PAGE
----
Angus Council was rightly cock-a-hoop at the discovery near Carnoustie of a Bronze Age spearhead with a gold socket at the end of its shaft. The weapon is one of only five gold-bound spears to have been found in Britain and Ireland.
Well, Lyon & Turnbull’s auction in Edinburgh on August 15 trumped this by selling a considerable rarity – one of only a quartet of known Scottish gold boxes.
Nineteenth century Scottish gold boxes are extremely rare. Currently as few as four are recorded. One by James Erskine of Aberdeen is in Aberdeen Museum; one by James McKay, engraved with a curling scene, is in an institutional collection; and another by MacKay & Cunningham of the same pattern as the example shown was sold by Sotheby’s last year for £11,250.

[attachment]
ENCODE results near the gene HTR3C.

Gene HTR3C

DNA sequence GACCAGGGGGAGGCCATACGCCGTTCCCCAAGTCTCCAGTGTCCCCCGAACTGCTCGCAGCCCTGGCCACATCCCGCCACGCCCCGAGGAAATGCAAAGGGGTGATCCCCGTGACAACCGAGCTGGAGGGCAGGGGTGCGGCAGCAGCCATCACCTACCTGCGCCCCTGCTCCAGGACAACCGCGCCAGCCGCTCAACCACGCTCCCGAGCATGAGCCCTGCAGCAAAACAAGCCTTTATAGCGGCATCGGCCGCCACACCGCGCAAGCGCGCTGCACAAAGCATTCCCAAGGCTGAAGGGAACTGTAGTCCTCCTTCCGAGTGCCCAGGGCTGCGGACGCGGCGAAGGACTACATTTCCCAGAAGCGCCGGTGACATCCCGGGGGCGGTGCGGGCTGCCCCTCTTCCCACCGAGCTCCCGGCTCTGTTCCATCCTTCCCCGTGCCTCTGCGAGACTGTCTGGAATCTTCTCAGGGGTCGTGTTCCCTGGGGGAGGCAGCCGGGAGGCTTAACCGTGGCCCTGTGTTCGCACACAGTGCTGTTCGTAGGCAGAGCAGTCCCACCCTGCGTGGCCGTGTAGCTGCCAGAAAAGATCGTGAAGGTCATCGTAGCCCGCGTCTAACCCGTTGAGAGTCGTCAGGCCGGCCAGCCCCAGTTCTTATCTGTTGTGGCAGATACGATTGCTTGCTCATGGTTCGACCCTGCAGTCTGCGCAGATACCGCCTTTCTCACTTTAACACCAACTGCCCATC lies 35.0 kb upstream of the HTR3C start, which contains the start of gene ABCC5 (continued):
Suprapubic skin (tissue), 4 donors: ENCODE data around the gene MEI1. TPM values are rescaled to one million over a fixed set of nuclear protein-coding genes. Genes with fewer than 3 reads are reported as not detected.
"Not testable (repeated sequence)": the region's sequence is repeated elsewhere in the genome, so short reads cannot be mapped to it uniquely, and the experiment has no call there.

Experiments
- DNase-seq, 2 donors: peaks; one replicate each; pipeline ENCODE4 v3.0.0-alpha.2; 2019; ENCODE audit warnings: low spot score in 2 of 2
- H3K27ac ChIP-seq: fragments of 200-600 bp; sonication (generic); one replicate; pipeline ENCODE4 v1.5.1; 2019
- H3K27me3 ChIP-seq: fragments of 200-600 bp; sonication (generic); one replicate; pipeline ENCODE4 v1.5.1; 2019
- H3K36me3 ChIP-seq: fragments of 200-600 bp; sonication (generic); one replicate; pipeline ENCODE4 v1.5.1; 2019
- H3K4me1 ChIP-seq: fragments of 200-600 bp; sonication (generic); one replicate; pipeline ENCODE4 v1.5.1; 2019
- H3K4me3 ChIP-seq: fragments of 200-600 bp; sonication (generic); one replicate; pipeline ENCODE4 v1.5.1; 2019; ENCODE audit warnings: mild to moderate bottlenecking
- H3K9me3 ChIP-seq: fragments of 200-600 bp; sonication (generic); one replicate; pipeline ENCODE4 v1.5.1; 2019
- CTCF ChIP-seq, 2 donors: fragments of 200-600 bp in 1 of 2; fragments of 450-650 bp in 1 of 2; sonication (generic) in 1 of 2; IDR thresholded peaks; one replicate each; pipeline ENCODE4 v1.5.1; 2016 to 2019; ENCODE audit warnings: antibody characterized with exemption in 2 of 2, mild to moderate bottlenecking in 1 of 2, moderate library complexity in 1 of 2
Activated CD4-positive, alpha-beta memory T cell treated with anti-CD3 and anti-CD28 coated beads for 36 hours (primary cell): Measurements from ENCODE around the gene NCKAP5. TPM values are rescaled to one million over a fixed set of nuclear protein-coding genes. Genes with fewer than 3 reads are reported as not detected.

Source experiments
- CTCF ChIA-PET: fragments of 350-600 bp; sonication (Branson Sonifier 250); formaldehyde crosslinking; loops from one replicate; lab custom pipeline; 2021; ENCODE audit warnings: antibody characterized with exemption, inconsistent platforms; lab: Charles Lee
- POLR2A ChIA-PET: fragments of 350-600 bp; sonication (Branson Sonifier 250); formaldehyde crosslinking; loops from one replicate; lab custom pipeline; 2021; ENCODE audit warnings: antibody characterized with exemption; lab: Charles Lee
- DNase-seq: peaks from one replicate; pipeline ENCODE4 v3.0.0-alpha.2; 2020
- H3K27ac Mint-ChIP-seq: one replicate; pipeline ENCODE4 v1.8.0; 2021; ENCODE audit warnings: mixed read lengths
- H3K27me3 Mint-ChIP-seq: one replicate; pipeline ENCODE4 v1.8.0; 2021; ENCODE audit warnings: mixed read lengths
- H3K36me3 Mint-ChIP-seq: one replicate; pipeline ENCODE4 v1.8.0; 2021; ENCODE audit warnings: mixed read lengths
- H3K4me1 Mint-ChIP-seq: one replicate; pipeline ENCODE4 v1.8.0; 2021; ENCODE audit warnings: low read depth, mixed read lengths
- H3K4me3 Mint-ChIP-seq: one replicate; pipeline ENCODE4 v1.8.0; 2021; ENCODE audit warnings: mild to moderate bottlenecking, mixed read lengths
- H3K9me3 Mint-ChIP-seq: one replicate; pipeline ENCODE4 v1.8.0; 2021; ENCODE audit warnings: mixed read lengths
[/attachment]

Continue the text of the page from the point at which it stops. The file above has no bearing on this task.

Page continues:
The Lyon & Turnbull box was also by James McKay. In 18ct gold, it was made in Edinburgh in 1825 and shows scroll-formed corners and floral panels surrounding a cartouche of a castle and classical buildings.
The interior of the lid is engraved ‘Presented to Robert Steuart Esq of Palmerston by The Members of the East Lothian Club as a mark Gratitude & respect for his service as their secretary 1826.’
The four-inch wide box came from a private family collection and was last sold by Sotheby’s in 1965.
It was hammered down for a mid-estimate £9000.
Incidentally, a Bronze Age dagger with a gold hilt band is an unsung but rare exhibit at Perth Museum. Dating somewhere between 2100BC and 1950BC, it was found in a burial at Forteviot. Its decoration is one of the earliest uses of gold in Scotland.